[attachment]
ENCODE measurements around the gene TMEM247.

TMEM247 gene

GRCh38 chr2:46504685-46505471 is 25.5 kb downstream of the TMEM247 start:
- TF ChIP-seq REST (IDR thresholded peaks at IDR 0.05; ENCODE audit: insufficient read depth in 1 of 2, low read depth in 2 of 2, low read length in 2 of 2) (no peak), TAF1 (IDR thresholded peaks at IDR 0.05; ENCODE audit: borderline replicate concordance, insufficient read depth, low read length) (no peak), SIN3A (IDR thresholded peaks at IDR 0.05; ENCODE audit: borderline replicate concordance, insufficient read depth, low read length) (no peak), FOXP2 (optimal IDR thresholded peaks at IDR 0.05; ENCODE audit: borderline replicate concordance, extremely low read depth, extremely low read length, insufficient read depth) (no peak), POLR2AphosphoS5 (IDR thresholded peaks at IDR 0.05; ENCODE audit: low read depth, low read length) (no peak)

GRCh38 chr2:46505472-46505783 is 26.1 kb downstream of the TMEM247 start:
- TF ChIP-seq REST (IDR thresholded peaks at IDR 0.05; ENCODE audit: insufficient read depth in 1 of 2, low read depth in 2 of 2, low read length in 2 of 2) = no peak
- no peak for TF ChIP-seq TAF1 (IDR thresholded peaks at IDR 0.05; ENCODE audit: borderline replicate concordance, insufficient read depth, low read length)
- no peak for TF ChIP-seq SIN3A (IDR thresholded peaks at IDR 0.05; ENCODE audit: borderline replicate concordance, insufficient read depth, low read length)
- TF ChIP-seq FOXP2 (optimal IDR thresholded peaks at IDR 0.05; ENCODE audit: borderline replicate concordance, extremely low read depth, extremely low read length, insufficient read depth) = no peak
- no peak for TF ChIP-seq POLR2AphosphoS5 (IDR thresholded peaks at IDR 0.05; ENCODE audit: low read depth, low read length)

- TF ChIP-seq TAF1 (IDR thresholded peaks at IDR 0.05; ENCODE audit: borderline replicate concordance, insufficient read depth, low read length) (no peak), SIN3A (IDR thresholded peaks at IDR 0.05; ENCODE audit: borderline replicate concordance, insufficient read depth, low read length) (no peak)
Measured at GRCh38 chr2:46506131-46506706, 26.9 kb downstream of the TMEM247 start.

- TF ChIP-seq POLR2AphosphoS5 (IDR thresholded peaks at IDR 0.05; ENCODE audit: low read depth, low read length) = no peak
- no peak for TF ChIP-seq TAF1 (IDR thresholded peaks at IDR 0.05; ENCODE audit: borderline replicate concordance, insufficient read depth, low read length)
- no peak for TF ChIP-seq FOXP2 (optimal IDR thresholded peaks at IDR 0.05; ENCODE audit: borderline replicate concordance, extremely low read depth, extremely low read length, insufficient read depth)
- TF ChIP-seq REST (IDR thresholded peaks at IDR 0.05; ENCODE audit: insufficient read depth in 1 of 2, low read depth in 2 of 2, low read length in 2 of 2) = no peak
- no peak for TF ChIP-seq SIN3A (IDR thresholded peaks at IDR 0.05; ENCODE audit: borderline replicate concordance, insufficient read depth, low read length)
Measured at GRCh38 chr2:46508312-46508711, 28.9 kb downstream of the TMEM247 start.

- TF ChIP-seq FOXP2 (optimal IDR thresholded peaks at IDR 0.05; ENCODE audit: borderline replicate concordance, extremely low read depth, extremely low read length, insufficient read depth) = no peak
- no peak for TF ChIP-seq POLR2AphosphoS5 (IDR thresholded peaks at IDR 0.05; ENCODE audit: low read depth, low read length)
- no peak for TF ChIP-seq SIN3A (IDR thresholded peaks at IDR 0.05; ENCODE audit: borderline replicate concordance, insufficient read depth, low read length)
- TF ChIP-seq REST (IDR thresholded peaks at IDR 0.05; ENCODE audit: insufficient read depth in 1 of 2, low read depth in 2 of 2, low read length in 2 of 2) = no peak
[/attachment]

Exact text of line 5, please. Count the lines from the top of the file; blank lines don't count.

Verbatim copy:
GRCh38 chr2:46505472-46505783 is 26.1 kb downstream of the TMEM247 start: